As seductive as certain perspectives of international law may appear to those who disagree with the outcome of the interpretative exercise conducted by this Court in the contempt judgment, sight must not be lost of the proper place of international law, especially in respect of an application for rescission. The approach that my Brother adopts may be apposite in the context of an appeal, where a court is enjoined to consider whether the court a quo erred in its interpretation of the law. Although it should be clear by now, I shall repeat it once more: this is not an appeal, for this Court’s orders are not appealable. I am deeply concerned that seeking to rely on articles of the ICCPR as a basis for rescission constitutes nothing more than sophistry.
The Mail & Guardian continues its “expose” of the alleged dubious business dealings of Deputy Chief Justice Dikgang Moseneke in their paper this week. It claims that “the Moseneke family” has Congolese Oil Rights which were facilitated by “an alleged fraudster extraordinaire”, stating that:
Nozi Mwamba, the facilitator who helped pave the way for the Moseneke family’s Encha Group to obtain Congolese oil concessions, is wanted in France on charges that he was key to a multibillion-rand currency swindle. Mwamba, who lives in South Africa and his native Democratic Republic of the Congo (DRC), denies the charges, but has not returned to attend a trial under way in Paris.
After implicitly questioning the ethics of the Mail & Guardian for publishing the story last week and suggesting that there is far less of a scandal here than the sensational headlines suggest (at least a scandal involving the Deputy Chief Justice), I was taken to task by some who suggested that I am merely defending Moseneke because I am a fan of the Deputy Chief Justice.
After the most recent “revelations”, I am even more convinced that the way in which the newspaper has attempted to link Moseneke to unsavoury characters because his family trust owns shares in a company in which Moseneke’s brother is involved and who has done deals with questionable characters, really does not make much sense. I would expect better from my favourite newspaper.
In order for the story to make sense and to have any impact, Moseneke has to be linked to the unsavoury characters and the shenanigans of the people who do business with a company in which his family trust owns 18% of the shares. This is why the story has to fudge the issue by talking about the Moseneke family being involved with an alleged crook – as if the company in which Moseneke’s trust has an 18% stake is a family business in which Moseneke is an active participant – as a prominent member of the family.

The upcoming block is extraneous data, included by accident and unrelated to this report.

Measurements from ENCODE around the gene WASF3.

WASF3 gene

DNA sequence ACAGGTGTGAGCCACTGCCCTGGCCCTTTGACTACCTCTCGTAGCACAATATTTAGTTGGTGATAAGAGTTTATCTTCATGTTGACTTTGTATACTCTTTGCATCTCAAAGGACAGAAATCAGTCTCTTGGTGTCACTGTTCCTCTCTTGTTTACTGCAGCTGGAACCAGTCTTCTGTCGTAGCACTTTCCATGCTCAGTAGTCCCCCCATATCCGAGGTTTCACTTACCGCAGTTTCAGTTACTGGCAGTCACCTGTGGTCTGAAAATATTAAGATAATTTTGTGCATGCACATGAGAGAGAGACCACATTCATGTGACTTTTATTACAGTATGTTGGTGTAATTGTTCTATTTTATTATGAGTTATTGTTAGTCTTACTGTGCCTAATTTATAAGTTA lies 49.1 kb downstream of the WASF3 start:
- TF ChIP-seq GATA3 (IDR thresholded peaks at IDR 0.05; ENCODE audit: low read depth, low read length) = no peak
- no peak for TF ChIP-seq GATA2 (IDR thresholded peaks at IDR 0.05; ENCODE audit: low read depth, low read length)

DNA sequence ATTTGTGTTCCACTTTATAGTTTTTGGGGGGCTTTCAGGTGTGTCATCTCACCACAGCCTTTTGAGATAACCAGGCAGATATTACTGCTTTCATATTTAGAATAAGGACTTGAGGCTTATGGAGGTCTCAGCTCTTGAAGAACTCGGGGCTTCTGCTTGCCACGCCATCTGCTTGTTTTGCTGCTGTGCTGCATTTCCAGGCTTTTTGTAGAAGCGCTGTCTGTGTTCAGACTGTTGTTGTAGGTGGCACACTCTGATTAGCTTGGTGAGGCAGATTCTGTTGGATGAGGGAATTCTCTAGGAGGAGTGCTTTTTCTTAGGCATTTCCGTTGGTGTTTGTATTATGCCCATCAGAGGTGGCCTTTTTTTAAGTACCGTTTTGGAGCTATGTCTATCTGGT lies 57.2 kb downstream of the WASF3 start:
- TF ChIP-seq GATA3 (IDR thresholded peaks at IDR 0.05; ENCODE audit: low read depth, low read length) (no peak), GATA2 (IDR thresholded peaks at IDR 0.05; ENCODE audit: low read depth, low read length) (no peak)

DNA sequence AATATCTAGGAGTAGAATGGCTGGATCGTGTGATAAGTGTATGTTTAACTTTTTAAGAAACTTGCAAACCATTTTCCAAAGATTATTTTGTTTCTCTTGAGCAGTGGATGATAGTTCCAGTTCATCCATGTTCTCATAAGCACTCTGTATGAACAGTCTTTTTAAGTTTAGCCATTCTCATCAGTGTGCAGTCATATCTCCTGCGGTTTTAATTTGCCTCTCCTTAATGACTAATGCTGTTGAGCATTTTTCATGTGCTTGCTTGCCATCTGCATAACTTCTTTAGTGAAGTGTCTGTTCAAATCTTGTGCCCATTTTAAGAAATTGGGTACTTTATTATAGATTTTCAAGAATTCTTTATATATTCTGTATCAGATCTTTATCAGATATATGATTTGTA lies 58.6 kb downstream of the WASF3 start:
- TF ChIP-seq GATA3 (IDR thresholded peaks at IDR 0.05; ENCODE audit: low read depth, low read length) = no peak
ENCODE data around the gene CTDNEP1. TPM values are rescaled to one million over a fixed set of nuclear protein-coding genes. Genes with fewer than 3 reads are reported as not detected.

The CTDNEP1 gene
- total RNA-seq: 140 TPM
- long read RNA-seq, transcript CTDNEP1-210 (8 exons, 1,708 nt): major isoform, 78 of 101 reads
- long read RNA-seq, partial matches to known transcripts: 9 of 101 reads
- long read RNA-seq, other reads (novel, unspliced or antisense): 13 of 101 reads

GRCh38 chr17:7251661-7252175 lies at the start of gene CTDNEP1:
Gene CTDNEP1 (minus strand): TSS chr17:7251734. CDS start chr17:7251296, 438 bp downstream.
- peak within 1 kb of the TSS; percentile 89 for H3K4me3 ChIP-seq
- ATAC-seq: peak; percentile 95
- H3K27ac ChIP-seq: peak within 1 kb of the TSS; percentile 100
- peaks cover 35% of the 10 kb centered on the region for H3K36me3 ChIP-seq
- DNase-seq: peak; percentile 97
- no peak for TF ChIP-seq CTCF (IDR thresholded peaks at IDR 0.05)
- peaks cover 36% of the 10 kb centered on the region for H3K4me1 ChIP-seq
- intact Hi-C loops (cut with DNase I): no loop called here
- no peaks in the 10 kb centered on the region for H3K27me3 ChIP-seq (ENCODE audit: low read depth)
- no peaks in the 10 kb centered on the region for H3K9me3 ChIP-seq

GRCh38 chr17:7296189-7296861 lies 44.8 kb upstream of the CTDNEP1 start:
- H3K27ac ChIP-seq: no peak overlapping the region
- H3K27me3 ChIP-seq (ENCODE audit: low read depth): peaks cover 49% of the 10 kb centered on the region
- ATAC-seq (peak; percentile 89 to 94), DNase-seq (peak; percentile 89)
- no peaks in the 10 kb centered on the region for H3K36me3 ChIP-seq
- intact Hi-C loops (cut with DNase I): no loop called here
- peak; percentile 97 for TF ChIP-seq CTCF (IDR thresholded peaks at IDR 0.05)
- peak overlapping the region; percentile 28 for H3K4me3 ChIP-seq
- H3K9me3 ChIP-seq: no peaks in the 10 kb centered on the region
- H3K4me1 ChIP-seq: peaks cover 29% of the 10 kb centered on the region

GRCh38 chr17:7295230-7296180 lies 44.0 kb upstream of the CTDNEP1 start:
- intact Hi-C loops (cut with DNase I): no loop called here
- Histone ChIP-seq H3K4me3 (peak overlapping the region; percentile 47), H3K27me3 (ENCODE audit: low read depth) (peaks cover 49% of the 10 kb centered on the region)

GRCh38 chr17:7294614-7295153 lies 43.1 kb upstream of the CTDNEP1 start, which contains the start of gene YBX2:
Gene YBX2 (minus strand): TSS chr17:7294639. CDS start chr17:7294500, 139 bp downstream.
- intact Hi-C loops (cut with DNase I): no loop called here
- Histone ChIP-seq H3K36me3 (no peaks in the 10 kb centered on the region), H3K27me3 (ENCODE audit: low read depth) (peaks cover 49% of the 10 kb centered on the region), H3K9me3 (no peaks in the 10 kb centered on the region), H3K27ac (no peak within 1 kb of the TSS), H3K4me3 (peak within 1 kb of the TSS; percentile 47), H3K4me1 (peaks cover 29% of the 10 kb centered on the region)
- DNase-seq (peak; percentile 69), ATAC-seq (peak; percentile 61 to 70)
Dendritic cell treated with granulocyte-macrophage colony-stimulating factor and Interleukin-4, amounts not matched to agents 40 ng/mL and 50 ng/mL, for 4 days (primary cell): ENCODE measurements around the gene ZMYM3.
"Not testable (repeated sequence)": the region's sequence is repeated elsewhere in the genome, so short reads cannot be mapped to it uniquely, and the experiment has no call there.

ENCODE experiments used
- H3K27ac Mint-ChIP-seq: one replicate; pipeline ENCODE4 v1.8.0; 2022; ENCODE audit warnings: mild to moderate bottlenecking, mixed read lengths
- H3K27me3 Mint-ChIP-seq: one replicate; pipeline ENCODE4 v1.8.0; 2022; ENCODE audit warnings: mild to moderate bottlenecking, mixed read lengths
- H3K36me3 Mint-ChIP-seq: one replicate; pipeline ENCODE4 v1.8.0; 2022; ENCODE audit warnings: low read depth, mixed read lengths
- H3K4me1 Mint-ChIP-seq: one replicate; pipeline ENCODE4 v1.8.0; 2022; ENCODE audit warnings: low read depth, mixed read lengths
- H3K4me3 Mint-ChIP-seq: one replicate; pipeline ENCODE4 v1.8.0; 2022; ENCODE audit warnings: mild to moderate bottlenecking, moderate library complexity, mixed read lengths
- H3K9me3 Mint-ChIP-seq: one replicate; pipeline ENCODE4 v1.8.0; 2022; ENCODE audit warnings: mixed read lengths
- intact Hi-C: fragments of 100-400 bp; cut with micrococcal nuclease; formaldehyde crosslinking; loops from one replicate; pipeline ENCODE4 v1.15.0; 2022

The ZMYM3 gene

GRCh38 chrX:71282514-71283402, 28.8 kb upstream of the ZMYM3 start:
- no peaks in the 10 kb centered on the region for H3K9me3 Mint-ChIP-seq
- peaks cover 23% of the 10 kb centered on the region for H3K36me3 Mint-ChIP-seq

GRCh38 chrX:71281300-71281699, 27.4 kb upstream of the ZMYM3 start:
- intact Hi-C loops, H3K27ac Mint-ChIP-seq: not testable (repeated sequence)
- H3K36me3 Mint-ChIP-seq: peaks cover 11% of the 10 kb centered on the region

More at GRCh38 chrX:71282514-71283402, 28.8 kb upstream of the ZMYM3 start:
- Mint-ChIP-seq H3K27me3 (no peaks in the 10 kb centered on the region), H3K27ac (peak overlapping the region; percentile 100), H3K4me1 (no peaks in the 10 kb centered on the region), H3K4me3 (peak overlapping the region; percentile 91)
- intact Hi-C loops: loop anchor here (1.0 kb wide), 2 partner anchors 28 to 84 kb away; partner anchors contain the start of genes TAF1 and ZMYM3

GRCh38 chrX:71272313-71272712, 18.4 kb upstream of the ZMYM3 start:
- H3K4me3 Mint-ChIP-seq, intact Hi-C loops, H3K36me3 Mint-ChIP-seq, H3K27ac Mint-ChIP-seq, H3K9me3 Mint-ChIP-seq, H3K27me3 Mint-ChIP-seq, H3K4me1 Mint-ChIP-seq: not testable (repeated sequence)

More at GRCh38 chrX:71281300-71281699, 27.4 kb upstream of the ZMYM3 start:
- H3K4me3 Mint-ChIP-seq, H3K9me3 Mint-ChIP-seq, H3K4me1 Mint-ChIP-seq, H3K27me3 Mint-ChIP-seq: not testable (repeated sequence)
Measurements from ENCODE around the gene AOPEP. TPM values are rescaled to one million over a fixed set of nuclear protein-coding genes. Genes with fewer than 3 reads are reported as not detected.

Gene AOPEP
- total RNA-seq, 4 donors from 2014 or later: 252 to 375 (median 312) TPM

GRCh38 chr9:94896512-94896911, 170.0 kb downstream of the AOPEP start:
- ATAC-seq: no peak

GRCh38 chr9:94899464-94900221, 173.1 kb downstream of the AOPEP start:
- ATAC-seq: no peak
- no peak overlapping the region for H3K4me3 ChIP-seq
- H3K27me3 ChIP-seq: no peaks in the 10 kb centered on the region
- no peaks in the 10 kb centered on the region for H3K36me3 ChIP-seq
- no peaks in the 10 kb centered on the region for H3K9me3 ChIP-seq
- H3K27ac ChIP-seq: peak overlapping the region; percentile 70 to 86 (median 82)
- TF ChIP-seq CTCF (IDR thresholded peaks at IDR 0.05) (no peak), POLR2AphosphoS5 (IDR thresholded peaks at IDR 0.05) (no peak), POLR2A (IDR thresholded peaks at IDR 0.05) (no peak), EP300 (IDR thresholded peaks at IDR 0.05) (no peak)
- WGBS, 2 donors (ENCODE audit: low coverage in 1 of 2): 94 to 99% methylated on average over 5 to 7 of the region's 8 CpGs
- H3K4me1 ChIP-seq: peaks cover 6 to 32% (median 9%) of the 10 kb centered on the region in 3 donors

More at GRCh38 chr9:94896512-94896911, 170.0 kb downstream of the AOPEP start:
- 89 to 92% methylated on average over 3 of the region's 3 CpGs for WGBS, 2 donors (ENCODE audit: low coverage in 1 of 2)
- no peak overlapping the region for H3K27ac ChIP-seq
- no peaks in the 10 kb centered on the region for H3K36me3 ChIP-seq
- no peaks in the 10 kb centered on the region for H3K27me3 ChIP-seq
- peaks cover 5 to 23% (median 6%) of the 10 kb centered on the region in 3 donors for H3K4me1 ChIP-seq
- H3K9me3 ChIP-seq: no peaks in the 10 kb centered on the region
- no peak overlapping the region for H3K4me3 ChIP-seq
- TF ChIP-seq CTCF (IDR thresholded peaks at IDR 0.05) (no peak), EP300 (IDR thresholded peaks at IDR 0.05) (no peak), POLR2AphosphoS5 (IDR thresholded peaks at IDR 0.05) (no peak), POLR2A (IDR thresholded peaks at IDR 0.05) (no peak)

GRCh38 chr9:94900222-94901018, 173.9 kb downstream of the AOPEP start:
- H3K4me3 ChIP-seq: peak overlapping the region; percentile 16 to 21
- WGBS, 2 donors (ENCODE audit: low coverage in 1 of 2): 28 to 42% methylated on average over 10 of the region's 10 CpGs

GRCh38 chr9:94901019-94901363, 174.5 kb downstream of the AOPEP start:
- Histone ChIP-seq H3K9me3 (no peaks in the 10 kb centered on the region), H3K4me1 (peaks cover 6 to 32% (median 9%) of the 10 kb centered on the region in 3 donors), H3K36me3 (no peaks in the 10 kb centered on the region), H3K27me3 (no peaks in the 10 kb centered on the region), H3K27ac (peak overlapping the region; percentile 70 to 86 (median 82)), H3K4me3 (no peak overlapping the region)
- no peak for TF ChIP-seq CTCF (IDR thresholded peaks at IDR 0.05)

But a few paragraphs into the story one finds the following extraordinary statement which really nullifies the attempts of the newspaper to link Moseneke to the shady Mwamba: “There is no suggestion that he [Moseneke] was personally aware of Mwamba’s role.” I also searched in vain for any reference in the story to evidence that Moseneke plays an active role in the company in which his family trust owns 18% (so where is the family business?) or any suggestions that Moseneke as an 18% shareholder in the company, knew that the company were involved with shady characters.
Maybe I am missing something, but I find this rather naughty on the part of the newspaper. The Mail & Guardian has no evidence to link Moseneke in ANY way with the shady people it reports on in the latest story, but it nevertheless proceeds by using deliberately vague phrases like “the Moseneke family” to suggest that Moseneke is involved with a “fraudster extraordinaire”.
Based on the fact that Moseneke’s family trust owns shares in a company that has done business with these shady characters, the paper suggests that Moseneke – as a member of the family – has links with a “fraudster extraordinaire”. However, it states itself that there is actually no evidence that Moseneke is in any way linked to these people. There is no evidence that Moseneke knows these people (despite the suggestions of the newspaper that there is a link), nor that he knows that the company in which his trust owns 18% was linked to these people.